My first ever job was with Burroughs Corporation – of blessed memory (the company merged with Sperry in 1986 to create Unisys) – as a sales rep for major accounts, targeting mainframe sales in financial institutions, manufacturers, government organizations and so on. I underwent a number of months of intensive training – not only on the products (a challenge to a guy who’d graduated in English Literature, and who only had the faintest notion what a computer was, let alone what it did or how it worked) but on sales skills such as demonstrations.
The deal was that, in our early days, we were teamed up with a senior account manager in order to learn the ropes. It so happened that I’d just come back from my training class on Burroughs’ range of display terminals – and, if I say so myself, there wasn’t too much I didn’t know about them.
My boss decided to leverage my new-found knowledge in a forthcoming demonstration to a prospect – a manufacturer of corrugated packaging. Bless him, he let me have my head – and I showed the prospect everything I knew about the TD830. The demo went pretty well.
We ended up winning the deal. As was standard Burroughs’ practice, we performed a post mortem not only when we lost a deal in order to understand why we lost it, and to uncover any lessons - but also when we won a deal, for the same reasons.
On this occasion, we went back to the customer and asked him why he’d chosen Burroughs.
His response? “In all honesty, there was very little to choose between your offering and that of your competitors,” he said. “What swung it in your direction was that your TD830 could scroll information on the screen, and we could see how that would be very useful in our environment. “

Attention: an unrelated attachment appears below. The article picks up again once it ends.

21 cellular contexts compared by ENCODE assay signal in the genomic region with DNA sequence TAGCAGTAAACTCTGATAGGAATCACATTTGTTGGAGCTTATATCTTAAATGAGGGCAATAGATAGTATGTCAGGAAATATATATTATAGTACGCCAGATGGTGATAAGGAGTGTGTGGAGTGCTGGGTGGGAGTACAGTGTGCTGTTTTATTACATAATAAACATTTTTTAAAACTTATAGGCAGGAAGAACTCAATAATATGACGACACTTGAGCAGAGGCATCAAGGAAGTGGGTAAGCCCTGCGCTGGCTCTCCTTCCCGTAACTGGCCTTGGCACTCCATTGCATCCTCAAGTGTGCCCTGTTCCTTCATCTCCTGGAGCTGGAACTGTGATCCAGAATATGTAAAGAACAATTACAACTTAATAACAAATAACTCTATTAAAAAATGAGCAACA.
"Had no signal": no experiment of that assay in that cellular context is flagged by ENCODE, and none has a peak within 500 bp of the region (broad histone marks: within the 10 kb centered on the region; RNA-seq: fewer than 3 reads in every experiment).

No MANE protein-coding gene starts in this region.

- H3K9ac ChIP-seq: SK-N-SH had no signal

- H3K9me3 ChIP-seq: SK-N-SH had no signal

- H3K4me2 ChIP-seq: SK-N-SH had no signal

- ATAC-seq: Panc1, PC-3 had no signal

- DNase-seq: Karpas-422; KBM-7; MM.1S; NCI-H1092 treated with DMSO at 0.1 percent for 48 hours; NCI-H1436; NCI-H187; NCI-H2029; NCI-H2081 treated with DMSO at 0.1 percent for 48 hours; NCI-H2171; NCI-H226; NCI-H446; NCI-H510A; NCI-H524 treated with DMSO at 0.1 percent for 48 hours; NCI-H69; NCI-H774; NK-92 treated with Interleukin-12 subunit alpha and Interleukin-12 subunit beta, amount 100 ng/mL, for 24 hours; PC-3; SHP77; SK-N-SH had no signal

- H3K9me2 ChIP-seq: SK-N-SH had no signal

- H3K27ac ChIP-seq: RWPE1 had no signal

We thanked him, and went on our way – absolutely stunned. We knew for a fact that our competitors’ screens did indeed scroll, just like ours did. How had that proved to be a winning differentiator?
Wet behind the ears
And then we realised: it was almost certainly the case that, whoever did the demonstration for our competitors had been around a while and assumed that everyone knew that screens scrolled. As such – why bother to demonstrate it? We, on the other hand, had fielded a wet behind the ears trainee anxious to show off everything he knew – unencumbered by preconceptions about what everyone ‘should’ know.
There is – finally – a point to this story. If you’ve read my previous Connected Battlefield posts on the arcane arts of salesmanship, you’ll know that I believe that a good demonstration will always be a deal winner – while a bad one can see you lose business very fast. The moral of this particular tale is to point out how easy it is to assume knowledge on the part of the person you’re demonstrating to. Something that’s obvious to you may not be obvious to him/her. If you don’t demonstrate (or at least discuss) a feature or capability – who can blame your prospect if he/she infers that that means you don’t have it? Or for choosing the competing alternative that clearly does have it?
When it comes to assuming knowledge on the part of your prospect, recall that horrible (and somewhat inaccurate) old cliché: “Never assume - - because when you assume, you make an ass out of u and me”.